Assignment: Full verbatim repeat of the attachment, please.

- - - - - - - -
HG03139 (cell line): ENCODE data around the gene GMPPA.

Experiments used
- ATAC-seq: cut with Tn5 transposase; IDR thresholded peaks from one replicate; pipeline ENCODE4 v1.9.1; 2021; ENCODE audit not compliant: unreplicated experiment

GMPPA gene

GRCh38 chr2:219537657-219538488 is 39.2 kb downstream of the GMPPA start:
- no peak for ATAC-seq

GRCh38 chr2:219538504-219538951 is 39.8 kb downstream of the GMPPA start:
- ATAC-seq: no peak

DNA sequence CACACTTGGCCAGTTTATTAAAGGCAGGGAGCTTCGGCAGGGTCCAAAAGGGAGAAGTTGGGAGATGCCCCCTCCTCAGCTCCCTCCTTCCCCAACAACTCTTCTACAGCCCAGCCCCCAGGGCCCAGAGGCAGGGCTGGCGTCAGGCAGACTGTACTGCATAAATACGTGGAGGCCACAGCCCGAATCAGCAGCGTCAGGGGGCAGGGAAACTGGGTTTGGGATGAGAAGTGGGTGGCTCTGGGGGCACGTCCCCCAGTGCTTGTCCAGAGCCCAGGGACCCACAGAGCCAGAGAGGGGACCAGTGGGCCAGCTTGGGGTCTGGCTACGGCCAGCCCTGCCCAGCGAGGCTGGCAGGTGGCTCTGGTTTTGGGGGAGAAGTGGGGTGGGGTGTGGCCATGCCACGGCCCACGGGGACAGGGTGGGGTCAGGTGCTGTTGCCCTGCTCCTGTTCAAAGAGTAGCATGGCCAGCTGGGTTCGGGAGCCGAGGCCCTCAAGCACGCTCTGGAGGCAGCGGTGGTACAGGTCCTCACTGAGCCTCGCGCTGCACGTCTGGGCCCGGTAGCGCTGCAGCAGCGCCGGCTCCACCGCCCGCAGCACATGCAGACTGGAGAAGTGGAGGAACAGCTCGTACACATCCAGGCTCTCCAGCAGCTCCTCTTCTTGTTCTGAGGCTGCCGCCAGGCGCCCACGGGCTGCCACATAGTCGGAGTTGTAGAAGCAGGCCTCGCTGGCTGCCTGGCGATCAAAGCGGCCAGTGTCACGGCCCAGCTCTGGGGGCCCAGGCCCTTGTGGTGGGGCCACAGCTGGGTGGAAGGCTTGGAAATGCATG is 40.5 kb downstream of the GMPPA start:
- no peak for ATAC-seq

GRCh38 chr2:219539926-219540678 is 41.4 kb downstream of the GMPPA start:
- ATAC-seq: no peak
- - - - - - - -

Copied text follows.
HG03139 (cell line): ENCODE data around the gene GMPPA.

Experiments used
- ATAC-seq: cut with Tn5 transposase; IDR thresholded peaks from one replicate; pipeline ENCODE4 v1.9.1; 2021; ENCODE audit not compliant: unreplicated experiment

GMPPA gene

GRCh38 chr2:219537657-219538488 is 39.2 kb downstream of the GMPPA start:
- no peak for ATAC-seq

GRCh38 chr2:219538504-219538951 is 39.8 kb downstream of the GMPPA start:
- ATAC-seq: no peak

DNA sequence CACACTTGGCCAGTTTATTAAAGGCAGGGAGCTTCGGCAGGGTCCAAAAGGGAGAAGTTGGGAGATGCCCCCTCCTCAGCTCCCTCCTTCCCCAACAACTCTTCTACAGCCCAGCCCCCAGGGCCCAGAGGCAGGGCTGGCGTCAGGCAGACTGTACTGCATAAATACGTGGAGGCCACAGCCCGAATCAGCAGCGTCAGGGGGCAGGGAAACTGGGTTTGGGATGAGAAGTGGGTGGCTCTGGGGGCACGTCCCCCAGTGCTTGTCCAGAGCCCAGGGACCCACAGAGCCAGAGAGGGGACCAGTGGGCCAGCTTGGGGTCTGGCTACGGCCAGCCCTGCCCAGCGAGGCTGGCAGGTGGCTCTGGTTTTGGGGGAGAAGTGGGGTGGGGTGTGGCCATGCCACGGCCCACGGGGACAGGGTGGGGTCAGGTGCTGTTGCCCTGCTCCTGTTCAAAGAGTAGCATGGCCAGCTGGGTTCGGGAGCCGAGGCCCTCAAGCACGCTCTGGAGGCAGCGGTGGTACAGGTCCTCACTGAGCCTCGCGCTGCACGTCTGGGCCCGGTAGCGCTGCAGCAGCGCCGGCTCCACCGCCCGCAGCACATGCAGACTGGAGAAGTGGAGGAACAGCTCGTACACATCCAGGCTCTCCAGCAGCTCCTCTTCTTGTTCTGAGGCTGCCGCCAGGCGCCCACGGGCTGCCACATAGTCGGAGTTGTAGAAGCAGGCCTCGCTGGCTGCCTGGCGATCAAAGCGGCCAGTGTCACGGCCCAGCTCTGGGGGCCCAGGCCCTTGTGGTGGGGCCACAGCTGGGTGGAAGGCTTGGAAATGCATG is 40.5 kb downstream of the GMPPA start:
- no peak for ATAC-seq

GRCh38 chr2:219539926-219540678 is 41.4 kb downstream of the GMPPA start:
- ATAC-seq: no peak